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Endocrinology. 2007 Apr;148(4):1574-81. Epub 2006 Dec 28.

Requirement of cannabinoid receptor type 1 for the basal modulation of hypothalamic-pituitary-adrenal axis function.

Author information

1
Group of Clinical Neuroendocrinology, Max Planck Institute of Psychiatry, Munich, Germany.

Abstract

The endocannabinoid system affects the neuroendocrine regulation of hormone secretion, including the activity of the hypothalamus-pituitary-adrenal (HPA) axis. However, the mechanisms by which endocannabinoids regulate HPA axis function have remained unclear. Here we demonstrate that mice lacking cannabinoid receptor type 1 (CB1-/-) display a significant dysregulation of the HPA axis. Although circadian HPA axis responsiveness is preserved, CB1-/- mice are characterized by an enhanced circadian drive on the HPA axis, resulting in elevated plasma corticosterone concentrations at the onset of the dark as compared with wild-type (CB1+/+) littermates. Moreover, CB1-/--derived pituitary cells respond with a significantly higher ACTH secretion to CRH and forskolin challenges as compared with pituitary cells derived from CB1+/+ mice. Both CBL-/- and CB1+/+ mice properly respond to a high-dose dexamethasone test, but response to low-dose dexamethasone is influenced by genotype. In addition, CB1-/- mice show increased CRH mRNA levels in the paraventricular nucleus of the hypothalamus but not in other extrahypothalamic areas, such as the amygdala and piriform cortex, in which CB1 and CRH mRNA have been colocalized. Finally, CB1-/- mice have selective glucocorticoid receptor mRNA down-regulation in the CA1 region of the hippocampus but not in the dentate gyrus or paraventricular nucleus. Conversely, mineralocorticoid receptor mRNA expression levels were found unchanged in these brain areas. In conclusion, our findings indicate that CB1 deficiency enhances the circadian HPA axis activity peak and leads to central impairment of glucocorticoid feedback, thus further outlining the essential role of the endocannabinoid system in the modulation of neuroendocrine functions.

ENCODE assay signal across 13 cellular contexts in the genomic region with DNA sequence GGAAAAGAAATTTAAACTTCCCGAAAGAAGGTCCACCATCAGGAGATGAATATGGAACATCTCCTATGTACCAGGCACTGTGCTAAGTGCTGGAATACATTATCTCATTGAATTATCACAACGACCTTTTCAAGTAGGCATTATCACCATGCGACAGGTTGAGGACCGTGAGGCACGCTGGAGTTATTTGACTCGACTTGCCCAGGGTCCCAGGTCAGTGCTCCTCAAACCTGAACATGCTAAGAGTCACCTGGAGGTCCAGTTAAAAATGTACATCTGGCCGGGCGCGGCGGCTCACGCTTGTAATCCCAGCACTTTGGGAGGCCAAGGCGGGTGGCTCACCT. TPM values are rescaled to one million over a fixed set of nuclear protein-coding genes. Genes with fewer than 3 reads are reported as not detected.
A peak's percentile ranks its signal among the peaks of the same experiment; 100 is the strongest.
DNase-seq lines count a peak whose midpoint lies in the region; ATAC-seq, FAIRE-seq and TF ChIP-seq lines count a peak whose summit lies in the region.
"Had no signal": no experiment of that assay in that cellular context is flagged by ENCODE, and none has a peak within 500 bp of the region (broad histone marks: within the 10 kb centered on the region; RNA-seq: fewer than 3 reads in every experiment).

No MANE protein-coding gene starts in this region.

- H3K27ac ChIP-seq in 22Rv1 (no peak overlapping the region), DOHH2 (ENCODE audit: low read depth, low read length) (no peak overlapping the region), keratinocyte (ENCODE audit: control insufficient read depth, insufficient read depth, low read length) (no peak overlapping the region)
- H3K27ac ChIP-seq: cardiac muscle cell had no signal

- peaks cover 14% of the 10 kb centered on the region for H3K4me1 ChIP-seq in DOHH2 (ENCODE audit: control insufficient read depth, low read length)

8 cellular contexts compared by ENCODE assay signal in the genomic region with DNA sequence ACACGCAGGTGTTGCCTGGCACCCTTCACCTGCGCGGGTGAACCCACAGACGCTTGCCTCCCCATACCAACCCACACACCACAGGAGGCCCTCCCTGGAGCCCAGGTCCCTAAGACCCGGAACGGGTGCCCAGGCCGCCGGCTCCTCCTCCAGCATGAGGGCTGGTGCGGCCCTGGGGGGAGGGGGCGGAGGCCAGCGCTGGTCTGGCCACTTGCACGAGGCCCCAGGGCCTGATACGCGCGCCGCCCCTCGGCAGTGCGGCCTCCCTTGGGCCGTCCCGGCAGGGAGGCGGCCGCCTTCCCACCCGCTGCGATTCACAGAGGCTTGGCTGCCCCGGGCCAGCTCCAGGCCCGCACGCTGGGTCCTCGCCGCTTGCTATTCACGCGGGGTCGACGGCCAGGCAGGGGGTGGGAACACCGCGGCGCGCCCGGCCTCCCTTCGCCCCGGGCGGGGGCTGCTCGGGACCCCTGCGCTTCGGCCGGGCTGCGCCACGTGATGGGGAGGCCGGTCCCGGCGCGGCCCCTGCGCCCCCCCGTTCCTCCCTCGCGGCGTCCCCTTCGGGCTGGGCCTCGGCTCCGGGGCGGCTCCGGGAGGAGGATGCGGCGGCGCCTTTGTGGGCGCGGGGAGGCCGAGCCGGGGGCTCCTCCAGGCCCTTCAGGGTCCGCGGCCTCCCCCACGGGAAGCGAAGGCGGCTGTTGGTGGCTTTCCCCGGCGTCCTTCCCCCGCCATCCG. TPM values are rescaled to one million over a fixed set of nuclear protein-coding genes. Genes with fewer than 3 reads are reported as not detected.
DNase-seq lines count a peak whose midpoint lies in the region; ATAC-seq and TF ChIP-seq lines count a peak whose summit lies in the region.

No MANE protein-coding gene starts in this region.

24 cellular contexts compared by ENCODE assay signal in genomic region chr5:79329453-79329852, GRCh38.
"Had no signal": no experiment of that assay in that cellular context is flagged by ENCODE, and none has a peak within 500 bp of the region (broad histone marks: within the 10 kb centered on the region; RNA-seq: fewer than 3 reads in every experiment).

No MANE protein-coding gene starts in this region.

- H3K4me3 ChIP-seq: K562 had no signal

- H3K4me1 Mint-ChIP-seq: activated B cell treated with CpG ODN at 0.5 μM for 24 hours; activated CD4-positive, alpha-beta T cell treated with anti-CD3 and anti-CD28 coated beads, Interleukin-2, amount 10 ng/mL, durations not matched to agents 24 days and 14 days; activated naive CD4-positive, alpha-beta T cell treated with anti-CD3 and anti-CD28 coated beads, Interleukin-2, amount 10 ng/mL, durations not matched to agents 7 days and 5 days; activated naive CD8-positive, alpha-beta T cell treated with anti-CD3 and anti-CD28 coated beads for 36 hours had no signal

PMID:
17194743
DOI:
10.1210/en.2005-1649
[Indexed for MEDLINE]

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